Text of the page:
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Sometimes you think everyone knows what you do and, conversely, if you don't know something neither does anyone else. You've seen this phenomenon whenever some newbie comes up to you to chatter away about the wonders of the Web, or e-mail, or - well, you catch my drift. I was reminded of this when a reader asked about granting console access to her helpdesk personnel. There were some things she wanted them to see, some things she wanted them to do and lots of things she wanted to hide from them completely.

I asked if she was using SecureConsole and she wrote back asking what the proper syntax to invoke the " secure console " was. That made me think that it might be time to remind people about the nifty little tool from Protocom Development.

SecureConsole is a NetWare server utility which, simply put, lets you decide which console resources administrators and help desk personnel can have access to. With it you can assign rights to individual screens (e.g. the Server Console, Backup screen, NDPS Manager screen etc.) or individual commands/applications (e.g. Monitor, NWConfig, DSRepair etc.). There are special options such as granting or denying access to the server's dos partition, the various SET parameters, the internal debugger and even the SecureConsole administrator application.

As just one small example of the flexibility and functionality of SecureConsole consider the possibilities for an emergency user. You know that, sometimes, you can't be on site when console access is needed for some critical operation. You don't want to allow scads of people to have unlimited console access, so what can you do? SecureConsole allows three levels of emergency console access - in addition to the traditional console operator status that you and your most trusted helpers have.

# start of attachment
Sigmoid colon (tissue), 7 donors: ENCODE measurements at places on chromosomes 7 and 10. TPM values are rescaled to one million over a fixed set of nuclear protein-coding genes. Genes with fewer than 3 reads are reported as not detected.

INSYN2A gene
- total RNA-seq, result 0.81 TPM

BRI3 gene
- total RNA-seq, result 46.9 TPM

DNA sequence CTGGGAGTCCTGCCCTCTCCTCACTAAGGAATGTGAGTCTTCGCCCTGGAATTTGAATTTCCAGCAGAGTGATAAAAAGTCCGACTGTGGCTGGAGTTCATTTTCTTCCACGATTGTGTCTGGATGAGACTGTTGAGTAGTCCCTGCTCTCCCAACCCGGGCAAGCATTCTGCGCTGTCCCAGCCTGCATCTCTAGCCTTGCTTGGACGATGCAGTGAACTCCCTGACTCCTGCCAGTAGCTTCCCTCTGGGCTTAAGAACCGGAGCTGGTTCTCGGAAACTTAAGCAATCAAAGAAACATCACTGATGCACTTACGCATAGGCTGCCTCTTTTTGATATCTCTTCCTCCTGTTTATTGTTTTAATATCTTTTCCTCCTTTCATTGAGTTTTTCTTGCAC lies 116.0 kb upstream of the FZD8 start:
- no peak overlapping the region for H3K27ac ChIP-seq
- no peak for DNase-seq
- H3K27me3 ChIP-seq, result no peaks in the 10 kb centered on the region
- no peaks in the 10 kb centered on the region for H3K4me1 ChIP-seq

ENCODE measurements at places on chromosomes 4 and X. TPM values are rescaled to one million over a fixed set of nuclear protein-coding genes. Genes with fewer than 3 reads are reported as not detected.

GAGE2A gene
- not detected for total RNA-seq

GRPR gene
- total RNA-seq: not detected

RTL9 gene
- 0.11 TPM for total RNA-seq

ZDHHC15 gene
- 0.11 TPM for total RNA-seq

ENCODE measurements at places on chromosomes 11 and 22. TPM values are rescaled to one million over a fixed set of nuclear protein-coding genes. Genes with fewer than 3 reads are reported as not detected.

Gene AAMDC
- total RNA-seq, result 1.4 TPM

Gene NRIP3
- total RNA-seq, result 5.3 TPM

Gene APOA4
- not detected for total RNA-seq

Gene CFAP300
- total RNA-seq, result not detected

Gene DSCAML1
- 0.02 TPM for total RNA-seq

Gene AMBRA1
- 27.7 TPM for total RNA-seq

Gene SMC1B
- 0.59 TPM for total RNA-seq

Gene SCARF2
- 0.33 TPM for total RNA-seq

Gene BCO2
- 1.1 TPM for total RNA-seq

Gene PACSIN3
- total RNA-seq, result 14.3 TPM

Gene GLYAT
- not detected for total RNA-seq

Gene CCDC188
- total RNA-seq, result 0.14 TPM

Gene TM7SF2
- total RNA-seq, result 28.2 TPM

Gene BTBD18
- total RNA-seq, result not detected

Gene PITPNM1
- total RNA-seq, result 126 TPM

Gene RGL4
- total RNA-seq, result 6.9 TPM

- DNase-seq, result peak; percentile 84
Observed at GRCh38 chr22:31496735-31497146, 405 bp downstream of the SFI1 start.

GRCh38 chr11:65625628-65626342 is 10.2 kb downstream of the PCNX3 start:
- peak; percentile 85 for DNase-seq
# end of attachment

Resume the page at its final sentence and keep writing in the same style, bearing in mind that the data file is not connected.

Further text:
There's Normal Emergency Users, who function in the same manner as a normal NDS user, except the data associated with a Normal Emergency User is cached on the server rather than being stored in NDS - so they can only access one server. Then there's the One Time Emergency User who must have a one-time password generated for them each time they log on as that Emergency User (you do not need connectivity to the server to generate the one-time password). Finally, there's the ability to use Vasco Digipass (see: www.vasco.com/products/) to provide hardware tokens that can be used to generate one-time passwords that are compatible with SecureConsole.

I've only brushed the surface here - SecureConsole is an essential piece of software for any NetWare network. It's so essential that I tend to forget that not everyone knows about it and not everyone has it. If you don't have it, start rectifying that condition today by visiting www.protocom.cc/ and downloading the trial version.

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Dave Kearns is a writer and consultant in Silicon Valley. His most recent book is "Peter Norton's Complete Guide to Networks" published by SAMS. Dave's company, Virtual Quill, provides content services to network vendors: books, manuals, white papers, lectures and seminars, marketing, technical marketing and support documents. Virtual Quill provides "words to sell by..." Find out more at Virtual Quill or by e-mail at info@vquill.com

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